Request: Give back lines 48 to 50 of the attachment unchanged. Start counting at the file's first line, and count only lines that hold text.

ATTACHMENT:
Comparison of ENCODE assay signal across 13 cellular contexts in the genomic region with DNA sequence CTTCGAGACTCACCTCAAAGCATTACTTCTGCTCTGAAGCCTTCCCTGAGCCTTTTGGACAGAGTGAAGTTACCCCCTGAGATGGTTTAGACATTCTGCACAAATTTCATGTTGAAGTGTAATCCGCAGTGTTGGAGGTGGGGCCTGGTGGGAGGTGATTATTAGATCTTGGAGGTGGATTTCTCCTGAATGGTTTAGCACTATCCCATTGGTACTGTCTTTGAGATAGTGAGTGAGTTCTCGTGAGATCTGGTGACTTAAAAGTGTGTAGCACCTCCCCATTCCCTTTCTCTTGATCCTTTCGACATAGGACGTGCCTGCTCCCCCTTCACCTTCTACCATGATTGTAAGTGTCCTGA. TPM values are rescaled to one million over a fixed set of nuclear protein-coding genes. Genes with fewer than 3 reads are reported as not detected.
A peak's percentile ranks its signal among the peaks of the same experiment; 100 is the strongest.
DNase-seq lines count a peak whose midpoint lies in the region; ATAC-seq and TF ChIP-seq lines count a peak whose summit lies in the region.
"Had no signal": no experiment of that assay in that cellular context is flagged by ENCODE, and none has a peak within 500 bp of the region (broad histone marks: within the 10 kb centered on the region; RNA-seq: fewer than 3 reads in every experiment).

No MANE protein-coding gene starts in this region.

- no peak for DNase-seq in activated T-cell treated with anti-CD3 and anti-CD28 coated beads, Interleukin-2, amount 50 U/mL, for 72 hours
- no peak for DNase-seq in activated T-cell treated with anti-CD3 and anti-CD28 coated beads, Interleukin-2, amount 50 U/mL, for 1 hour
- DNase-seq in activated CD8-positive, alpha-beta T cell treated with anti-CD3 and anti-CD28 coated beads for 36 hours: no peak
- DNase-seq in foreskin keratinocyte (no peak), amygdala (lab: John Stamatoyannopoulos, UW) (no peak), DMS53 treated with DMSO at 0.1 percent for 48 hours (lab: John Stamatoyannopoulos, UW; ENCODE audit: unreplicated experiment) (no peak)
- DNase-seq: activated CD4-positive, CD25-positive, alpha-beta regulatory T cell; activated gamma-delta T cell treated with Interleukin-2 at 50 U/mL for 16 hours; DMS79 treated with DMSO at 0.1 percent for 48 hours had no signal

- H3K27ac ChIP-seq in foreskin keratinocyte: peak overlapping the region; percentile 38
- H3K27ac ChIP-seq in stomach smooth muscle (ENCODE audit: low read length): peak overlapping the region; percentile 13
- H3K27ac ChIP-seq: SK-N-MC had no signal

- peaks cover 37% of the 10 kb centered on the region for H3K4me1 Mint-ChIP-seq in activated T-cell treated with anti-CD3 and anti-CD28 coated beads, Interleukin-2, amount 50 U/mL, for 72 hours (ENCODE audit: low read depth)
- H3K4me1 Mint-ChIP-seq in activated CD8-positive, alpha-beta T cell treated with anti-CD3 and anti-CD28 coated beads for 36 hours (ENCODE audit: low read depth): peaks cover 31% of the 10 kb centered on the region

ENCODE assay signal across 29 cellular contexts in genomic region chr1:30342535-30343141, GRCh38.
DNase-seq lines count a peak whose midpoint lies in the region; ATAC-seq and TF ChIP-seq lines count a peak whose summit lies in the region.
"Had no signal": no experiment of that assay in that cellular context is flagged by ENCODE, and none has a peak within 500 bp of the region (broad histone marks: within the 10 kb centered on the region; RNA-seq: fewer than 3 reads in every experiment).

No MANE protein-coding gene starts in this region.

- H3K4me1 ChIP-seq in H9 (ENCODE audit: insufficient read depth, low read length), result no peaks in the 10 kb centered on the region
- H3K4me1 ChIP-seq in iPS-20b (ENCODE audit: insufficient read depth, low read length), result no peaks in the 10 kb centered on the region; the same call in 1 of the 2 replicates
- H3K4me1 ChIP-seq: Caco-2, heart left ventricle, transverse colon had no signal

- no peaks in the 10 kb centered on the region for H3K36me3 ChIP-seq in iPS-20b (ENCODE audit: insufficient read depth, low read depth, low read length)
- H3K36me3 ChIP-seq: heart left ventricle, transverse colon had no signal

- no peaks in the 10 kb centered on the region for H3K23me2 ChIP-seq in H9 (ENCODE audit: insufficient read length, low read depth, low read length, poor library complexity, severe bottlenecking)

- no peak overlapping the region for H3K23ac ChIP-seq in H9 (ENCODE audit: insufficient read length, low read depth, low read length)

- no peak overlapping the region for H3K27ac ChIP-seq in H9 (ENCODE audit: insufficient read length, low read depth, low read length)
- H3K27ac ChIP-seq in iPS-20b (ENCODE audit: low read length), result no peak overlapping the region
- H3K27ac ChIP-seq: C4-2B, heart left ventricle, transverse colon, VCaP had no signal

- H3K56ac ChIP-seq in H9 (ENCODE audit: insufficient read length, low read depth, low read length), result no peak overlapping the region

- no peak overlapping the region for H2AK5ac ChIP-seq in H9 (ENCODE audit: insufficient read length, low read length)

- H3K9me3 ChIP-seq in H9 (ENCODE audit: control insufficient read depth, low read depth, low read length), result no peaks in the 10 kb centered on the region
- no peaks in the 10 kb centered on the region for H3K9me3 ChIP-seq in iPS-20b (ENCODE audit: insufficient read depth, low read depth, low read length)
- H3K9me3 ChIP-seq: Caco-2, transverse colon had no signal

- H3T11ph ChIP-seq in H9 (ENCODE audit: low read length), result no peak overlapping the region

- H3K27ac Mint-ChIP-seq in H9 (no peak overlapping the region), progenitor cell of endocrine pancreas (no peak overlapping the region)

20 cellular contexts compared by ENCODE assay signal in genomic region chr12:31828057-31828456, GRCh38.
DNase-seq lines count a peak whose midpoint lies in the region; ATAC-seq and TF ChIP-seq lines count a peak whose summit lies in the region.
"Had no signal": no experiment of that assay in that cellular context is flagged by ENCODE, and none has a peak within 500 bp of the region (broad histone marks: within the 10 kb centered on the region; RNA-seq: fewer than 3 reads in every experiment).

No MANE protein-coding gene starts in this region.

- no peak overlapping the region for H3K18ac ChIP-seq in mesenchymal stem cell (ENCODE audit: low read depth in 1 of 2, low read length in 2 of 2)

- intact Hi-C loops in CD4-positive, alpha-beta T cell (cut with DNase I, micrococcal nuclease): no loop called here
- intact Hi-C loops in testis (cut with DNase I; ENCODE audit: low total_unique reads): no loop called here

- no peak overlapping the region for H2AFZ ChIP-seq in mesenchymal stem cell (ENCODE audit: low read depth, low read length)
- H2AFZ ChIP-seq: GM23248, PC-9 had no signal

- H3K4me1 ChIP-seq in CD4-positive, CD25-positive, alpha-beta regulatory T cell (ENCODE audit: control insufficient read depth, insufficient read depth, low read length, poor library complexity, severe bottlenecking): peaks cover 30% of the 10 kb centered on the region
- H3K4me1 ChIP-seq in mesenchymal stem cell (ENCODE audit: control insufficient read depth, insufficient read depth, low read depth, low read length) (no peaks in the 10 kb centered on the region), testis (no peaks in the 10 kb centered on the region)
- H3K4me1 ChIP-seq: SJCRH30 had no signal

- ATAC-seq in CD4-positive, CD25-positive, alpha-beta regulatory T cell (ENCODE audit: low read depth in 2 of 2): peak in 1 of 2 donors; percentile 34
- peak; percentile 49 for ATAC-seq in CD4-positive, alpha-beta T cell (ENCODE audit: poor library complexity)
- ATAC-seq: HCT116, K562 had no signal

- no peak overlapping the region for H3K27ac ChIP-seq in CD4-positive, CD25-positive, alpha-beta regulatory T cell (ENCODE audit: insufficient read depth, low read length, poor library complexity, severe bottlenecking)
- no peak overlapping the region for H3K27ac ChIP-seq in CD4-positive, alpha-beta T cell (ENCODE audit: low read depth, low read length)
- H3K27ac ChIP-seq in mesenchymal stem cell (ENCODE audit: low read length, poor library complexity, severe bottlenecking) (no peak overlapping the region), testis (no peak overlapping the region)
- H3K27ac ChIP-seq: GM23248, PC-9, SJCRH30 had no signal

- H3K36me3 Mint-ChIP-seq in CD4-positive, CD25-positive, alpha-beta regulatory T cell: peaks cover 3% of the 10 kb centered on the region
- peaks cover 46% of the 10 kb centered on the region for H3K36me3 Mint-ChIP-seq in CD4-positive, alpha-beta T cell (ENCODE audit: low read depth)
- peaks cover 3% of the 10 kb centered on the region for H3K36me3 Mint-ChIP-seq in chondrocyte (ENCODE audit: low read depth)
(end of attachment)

- H3K4me1 ChIP-seq: SJCRH30 had no signal

- ATAC-seq in CD4-positive, CD25-positive, alpha-beta regulatory T cell (ENCODE audit: low read depth in 2 of 2): peak in 1 of 2 donors; percentile 34
- peak; percentile 49 for ATAC-seq in CD4-positive, alpha-beta T cell (ENCODE audit: poor library complexity)